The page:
The BELS website serves as a source of information for faculty, Center researchers and graduate students who are seeking funding for empirical research. At this site we will provide information about regular research grant deadlines under major grant agencies that fund empirical legal research, as well as some special grant announcements. We also provide helpful links to useful sources of grant information both on the UC Berkeley campus and beyond. The BELS site is NOT meant to supplant those dedicated sources, whose focus is providing ongoing, thorough, and accurate grant information, but to help you find those sources and to highlight some relevant funding agencies and deadlines.
We also provide access to advice on preparing grant proposals and links to the key research offices and resources on the UC Berkeley campus that will demystify the application process.
We are pleased to announce that BerkeleyLaw, through the Center for the Study of Law and Society, is currently in the process of hiring a statistician who will advise law and social science faculty and graduate students on data analysis, database management, procuring data sets and setting up data for use with statistical packages used in the social sciences including SPSS, Stata, SAS. In addition, the statistician will provide consultation to editors of the California Law Review in reviewing article submissions that involve empirical analysis.
FEDERAL GRANT-MAKING AGENCIES
For BELS researchers one of the most important federal grants programs is the National Science Foundation’s Social, Behavioral and Economics Sciences Division’s Law and Social Sciences Program, with regular deadlines semi-annually at January 15 and August 15.
The National Science Foundation accepts applications through its own online system, FastLane as well as through Grants.gov.
NSF’s Law and Social Sciences Program Guidelines
The Law and Social Science Program at the National Science Foundation supports social scientific studies of law and law-like systems of rules, institutions, processes, and behaviors. These can include, but are not limited to, research designed to enhance the scientific understanding of the impact of law; human behavior and interactions as these relate to law; the dynamics of legal decision making; and the nature, sources, and consequences of variations and changes in legal institutions. The primary consideration is that the research shows promise of advancing a scientific understanding of law and legal process. Within this framework, the Program has an “open window” for diverse theoretical perspectives, methods and contexts for study. For example, research on social control, crime causation, violence, victimization, legal and social change, patterns of discretion, procedural justice, compliance and deterrence, and regulatory enforcement are among the many areas that have recently received program support. In addition to standard proposals, planning grant proposals, travel support requests to lay the foundation for research, and proposals for improving doctoral dissertation research are welcome.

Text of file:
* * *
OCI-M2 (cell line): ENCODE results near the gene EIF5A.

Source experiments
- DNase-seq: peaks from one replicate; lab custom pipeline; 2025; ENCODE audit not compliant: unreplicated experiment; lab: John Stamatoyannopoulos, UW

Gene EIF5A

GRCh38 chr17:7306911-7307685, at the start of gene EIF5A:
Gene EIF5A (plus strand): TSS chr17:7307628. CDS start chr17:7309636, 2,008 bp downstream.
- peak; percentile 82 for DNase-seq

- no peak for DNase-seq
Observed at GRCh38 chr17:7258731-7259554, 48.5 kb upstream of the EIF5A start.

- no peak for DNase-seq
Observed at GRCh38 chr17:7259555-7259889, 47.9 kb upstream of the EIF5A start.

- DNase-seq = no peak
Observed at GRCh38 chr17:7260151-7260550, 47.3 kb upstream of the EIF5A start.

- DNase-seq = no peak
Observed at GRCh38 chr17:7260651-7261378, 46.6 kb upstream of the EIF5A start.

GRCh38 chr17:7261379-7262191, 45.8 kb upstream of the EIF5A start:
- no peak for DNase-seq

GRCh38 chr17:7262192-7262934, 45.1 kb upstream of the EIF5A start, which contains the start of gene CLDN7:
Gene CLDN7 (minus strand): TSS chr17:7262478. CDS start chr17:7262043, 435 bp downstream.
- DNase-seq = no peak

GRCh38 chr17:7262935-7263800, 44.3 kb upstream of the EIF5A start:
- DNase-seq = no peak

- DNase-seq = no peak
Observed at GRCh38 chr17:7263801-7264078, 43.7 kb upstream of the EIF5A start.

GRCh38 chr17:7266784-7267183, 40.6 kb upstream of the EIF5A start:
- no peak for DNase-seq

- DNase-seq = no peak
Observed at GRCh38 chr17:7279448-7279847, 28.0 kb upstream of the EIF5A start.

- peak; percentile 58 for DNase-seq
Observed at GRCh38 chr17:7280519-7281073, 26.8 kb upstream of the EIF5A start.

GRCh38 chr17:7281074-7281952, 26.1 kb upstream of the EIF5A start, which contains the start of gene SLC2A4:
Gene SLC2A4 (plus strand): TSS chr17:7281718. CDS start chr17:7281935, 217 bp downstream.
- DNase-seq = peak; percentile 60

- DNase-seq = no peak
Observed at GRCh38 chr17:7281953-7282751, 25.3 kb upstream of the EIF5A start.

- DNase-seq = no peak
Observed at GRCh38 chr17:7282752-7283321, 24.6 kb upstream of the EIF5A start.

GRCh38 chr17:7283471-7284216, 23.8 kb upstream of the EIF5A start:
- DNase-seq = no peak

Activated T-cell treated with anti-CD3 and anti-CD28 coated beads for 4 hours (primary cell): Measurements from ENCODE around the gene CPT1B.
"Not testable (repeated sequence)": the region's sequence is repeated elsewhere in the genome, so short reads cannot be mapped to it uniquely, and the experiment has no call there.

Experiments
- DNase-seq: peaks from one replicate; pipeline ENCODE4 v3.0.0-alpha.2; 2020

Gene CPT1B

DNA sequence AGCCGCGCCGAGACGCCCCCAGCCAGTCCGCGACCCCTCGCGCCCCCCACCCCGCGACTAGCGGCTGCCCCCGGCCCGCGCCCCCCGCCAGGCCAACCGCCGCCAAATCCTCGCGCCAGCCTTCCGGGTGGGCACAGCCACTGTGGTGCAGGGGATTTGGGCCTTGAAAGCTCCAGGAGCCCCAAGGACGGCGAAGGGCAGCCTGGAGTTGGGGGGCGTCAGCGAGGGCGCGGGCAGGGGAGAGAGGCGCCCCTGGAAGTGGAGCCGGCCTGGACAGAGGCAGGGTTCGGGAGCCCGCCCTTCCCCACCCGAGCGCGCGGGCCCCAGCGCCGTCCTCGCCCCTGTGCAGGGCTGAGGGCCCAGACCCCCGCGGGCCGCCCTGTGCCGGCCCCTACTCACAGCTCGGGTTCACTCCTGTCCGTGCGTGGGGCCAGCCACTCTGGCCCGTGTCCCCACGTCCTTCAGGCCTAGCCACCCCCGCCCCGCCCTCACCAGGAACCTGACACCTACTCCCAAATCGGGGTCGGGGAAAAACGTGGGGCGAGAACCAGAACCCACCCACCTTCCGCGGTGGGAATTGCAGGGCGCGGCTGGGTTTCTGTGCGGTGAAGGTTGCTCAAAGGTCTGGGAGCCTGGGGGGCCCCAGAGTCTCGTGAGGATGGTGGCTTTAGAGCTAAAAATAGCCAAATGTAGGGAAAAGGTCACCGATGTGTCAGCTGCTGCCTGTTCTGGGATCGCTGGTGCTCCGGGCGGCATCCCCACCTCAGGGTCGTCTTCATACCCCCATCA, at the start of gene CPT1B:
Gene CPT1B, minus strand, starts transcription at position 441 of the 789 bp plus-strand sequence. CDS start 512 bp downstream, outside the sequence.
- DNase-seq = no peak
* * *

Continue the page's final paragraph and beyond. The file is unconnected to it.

The Law and Social Science Program continues to solicit proposals that take account of the growing interdependence and interconnections of the world. Thus proposals are welcome that advance fundamental knowledge about legal interactions, processes, relations, and diffusions that extend beyond any single nation as well as about how local and national legal institutions, systems, and cultures affect or are affected by transnational or international phenomena. Thus, proposals may locate the research within a single nation or between or across legal systems or regimes.
The review process for the Law and Social Science Program is approximately six months. It includes appraisal of proposals by ad hoc reviewers selected for their expertise from throughout the social scientific community and by an advisory panel that meets twice a year. The target dates for the submission of proposals are January 15 for proposals to be funded as early as July and August 15 for proposals to be funded in or after January.
Other Federal Agencies that Provide Grants
The Department of Health and Human Services is the Grants.gov program’s managing partner, and allows access to the 26 federal grant-making agencies available through this convenient E-Government initiative. Below are the links to those agency websites. If you would like to learn more about grants specific to these agencies, please click here.
Agency for International Development
The Agency for International Development is an independent federal government agency that provides economic and humanitarian assistance in more than 100 countries to ensure a better future for us all.
Corporation for National and Community Service [EXIT Disclaimer]
The Corporation for National and Community Service is the nation’s largest grant-maker supporting service and volunteering. Through Senior Corps, AmeriCorps and Learn and Serve America programs, the Corporation is a catalyst for change and offers every American a chance to contribute through service and volunteering.